I assume that the educated members of the SCV are aware of this document.  The SCV wishes to commemorate an event without any acknowledgment of the reasons behind it.  That’s called bad history and the manipulation of the past.  Will the citizens of South Carolina allow their own history to be butchered on one of the most prominent spots in Charleston?  We shall see.

7 comments… add one

  • Jim Steele Jan 21, 2010

    The proposed monument is a disgrace. Once again, the Sons of Confederate Veterans is embarrassing my home state of South Carolina and progressive Southerners everywhere. However, as a public history professional whose career has focused on managing and interpreting Civil War sites, I am not a bit surprised. My experience has taught me that significant numbers of the S.C.V. would support installation of a 100-feet tall, day-glo statue of Robert E. Lee on top of Fort Fisher's bastions, and the same people would oppose and ridicule a small commemorative tablet dedicated to the 3,300 U.S. Colored Troops who fought here. For people who bleat endlessly about “truth” and “education,” they are surprisingly reluctant to share the whole story and allow the public to draw its own conclusions.

    • johnnyjoyner Jan 22, 2010

      I could see that statue now, maybe with his sword raised flashing as a beacon for the ships coming into Wilmington. Of course after listening to loud boos and hissing at the arrival of Union reenactors and the cheers as they fell at your battle reenactment, I am not sure if the SCV is not as active and militant in NC as they are in SC.

    • Richard Jan 22, 2010

      You would think Fort Fisher would have a monument to the white men from NC who served in the Union Army at Fort Fisher and Beaufort and surrounding areas. If I had the resources there would be one. And it would glow in the dark.

      • Jim Steele Jan 23, 2010

        No doubt, commemoration of Southern Unionists is practically non-existent in the former Confederacy, or anywhere else for that matter. Even today it is impossible for many Southerners to admit there was dissent in the Confederacy, and that not everyone was on-board with secession. The only monument standing at Fort Fisher celebrates the martial virtues of North Carolina's Confederate soldiers and their heroic defense of the “Confederate Gibralter.” Not surprising given the United Daughters of the Confederacy built the monument in 1932. Development of Fort Fisher as a state historic site began in the late 1950s, as a direct result of Centennial excitement and the efforts of the New Hanover County Confederate Centennial Commission. Again, it is not surprising the roles Union soldiers, Southern Unionists, U.S. Colored Troops, and hundreds of enslaved black laborers played here has not been commemorated in stone and bronze. Of course, Fort Fisher did have a handful of alleged “Black Confederates;” I imagine some S.C.V. members would go all-out to give Fort Fisher a monument to those men!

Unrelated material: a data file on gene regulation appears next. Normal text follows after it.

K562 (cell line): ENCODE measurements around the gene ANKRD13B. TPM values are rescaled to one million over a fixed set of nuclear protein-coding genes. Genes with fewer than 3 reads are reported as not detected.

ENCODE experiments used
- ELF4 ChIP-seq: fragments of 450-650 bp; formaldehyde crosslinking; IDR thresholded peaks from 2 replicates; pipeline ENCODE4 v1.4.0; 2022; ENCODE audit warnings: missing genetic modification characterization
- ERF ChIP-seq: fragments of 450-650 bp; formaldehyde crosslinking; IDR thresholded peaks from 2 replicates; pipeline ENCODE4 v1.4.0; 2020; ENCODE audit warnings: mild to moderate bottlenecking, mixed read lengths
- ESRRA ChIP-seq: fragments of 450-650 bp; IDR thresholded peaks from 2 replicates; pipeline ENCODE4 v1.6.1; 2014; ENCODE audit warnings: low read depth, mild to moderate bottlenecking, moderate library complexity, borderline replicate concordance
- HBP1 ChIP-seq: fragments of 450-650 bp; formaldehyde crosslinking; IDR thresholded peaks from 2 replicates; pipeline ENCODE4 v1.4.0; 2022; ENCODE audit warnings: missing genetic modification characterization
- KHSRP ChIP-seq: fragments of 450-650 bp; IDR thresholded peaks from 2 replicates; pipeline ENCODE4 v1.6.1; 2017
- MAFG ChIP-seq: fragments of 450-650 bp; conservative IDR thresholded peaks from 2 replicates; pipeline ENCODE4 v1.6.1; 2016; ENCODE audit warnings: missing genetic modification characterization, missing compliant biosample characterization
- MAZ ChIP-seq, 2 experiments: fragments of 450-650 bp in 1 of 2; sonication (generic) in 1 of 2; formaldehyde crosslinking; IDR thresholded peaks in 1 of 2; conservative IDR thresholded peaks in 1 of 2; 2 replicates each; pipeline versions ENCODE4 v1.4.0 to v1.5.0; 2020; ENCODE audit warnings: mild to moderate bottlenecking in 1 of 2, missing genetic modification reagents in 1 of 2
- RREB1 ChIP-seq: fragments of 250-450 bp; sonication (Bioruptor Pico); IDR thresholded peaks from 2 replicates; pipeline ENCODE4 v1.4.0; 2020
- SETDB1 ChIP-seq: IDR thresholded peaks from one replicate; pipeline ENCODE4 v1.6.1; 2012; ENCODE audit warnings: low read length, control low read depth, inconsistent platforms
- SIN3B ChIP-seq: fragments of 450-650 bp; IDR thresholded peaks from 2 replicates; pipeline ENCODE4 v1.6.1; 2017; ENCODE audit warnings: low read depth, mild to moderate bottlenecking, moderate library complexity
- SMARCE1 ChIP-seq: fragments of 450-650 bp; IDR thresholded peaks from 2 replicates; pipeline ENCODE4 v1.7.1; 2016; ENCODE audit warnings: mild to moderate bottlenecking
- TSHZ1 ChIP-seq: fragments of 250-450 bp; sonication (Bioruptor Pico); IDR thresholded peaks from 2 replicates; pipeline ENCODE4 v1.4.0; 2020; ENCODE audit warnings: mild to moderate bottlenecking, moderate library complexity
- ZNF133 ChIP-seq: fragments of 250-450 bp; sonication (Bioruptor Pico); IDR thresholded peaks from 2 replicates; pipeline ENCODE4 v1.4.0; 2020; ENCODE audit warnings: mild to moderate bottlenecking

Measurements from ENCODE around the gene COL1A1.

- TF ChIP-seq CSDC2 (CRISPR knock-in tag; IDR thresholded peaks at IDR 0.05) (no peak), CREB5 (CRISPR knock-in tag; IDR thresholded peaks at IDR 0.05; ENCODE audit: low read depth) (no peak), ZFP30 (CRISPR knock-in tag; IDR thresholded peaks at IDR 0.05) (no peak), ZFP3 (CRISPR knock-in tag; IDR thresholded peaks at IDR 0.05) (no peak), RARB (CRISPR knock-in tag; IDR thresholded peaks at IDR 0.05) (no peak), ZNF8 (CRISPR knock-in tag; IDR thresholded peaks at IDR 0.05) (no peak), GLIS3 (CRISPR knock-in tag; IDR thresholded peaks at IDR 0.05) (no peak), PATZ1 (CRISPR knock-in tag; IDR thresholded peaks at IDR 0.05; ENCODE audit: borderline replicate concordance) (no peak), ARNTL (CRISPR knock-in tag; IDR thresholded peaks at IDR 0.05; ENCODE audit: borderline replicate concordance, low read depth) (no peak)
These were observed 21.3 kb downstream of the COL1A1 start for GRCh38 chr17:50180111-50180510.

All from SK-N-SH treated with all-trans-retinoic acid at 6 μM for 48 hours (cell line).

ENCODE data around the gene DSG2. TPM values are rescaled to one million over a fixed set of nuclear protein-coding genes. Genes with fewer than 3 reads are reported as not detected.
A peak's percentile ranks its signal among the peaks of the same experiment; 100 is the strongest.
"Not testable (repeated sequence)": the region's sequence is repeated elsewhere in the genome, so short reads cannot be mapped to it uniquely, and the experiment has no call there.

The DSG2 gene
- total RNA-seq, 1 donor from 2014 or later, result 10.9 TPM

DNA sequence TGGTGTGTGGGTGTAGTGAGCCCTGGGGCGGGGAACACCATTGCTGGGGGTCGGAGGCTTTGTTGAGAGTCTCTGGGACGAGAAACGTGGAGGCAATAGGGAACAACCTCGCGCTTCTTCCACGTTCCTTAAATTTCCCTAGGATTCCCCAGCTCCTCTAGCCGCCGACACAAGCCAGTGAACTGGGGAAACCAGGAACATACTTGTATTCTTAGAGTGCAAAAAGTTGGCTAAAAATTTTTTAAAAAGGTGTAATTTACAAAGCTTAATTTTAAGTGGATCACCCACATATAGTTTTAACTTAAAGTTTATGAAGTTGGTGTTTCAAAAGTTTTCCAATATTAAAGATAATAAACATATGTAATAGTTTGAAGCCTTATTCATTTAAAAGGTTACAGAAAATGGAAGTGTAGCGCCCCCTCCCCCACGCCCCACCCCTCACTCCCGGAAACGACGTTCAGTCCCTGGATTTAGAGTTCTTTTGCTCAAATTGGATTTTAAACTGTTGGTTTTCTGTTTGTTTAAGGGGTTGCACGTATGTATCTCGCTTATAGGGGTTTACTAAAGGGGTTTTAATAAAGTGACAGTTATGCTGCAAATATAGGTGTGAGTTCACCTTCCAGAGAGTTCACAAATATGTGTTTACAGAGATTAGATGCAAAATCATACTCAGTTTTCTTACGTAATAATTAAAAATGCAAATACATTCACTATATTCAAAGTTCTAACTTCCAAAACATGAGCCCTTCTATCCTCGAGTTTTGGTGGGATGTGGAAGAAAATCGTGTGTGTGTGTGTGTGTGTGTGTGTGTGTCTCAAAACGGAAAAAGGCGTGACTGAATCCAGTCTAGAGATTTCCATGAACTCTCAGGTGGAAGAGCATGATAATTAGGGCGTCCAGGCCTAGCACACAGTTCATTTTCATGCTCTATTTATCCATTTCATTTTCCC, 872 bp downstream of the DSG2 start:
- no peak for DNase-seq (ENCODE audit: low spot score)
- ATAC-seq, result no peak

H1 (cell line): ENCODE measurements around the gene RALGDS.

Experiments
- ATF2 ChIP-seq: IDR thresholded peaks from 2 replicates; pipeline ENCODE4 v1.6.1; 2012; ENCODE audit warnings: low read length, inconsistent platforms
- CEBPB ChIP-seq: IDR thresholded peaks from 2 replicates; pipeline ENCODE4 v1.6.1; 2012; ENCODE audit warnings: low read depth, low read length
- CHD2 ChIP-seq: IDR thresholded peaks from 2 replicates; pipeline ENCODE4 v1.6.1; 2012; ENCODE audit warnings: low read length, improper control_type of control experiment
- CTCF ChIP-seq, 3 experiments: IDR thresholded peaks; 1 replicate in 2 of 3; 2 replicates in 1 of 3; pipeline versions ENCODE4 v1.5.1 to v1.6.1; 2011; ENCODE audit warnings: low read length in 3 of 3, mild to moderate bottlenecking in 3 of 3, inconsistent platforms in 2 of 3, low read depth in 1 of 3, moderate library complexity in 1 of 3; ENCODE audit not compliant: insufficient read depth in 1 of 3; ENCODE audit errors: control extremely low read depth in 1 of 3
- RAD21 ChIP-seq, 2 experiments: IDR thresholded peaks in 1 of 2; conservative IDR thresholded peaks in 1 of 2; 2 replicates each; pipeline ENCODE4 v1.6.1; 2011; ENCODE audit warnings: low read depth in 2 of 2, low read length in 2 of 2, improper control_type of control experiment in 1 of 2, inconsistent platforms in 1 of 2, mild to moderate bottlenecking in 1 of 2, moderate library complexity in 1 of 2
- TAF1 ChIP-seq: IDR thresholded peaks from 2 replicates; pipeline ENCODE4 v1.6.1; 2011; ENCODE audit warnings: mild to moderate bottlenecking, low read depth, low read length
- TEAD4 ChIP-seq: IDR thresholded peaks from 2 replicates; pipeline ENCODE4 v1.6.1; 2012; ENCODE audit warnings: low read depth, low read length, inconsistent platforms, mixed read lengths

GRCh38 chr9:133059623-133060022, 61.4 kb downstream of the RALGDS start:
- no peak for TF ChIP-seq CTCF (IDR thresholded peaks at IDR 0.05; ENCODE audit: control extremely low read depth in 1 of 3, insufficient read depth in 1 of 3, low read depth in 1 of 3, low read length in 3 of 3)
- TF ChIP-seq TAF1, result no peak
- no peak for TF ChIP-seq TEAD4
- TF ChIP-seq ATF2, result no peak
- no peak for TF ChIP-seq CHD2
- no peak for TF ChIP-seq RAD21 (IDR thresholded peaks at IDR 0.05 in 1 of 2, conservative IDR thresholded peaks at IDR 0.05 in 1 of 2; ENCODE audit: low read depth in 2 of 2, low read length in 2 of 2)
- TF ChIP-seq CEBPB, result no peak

• msimons Jan 24, 2010

    We'll see what happens. Kevin I believe the SCV is trying to play PC by leaving the dirty laundry out.

  • Daniel Jan 25, 2010

    If we can look at the issue of seccession itself absent the reason why, we have to ask the fair question. Was seccession legal? This was something that was never settled as Jefferson Davis never got his trail. I think a monument that honors the bravery of men to challenge this is a good thing. Also without this challenge the war to end slavery would have never occurred or would have been delayed. I think we must refrain from demonizing organizations that choose to honor men they admire.

    • Kevin Levin Jan 25, 2010

      No one is demonizing the SCV. The question is whether or not they are telling the complete story about South Carolina's decision to secede from the Union. In this case it is clear that they are not committed to telling that story.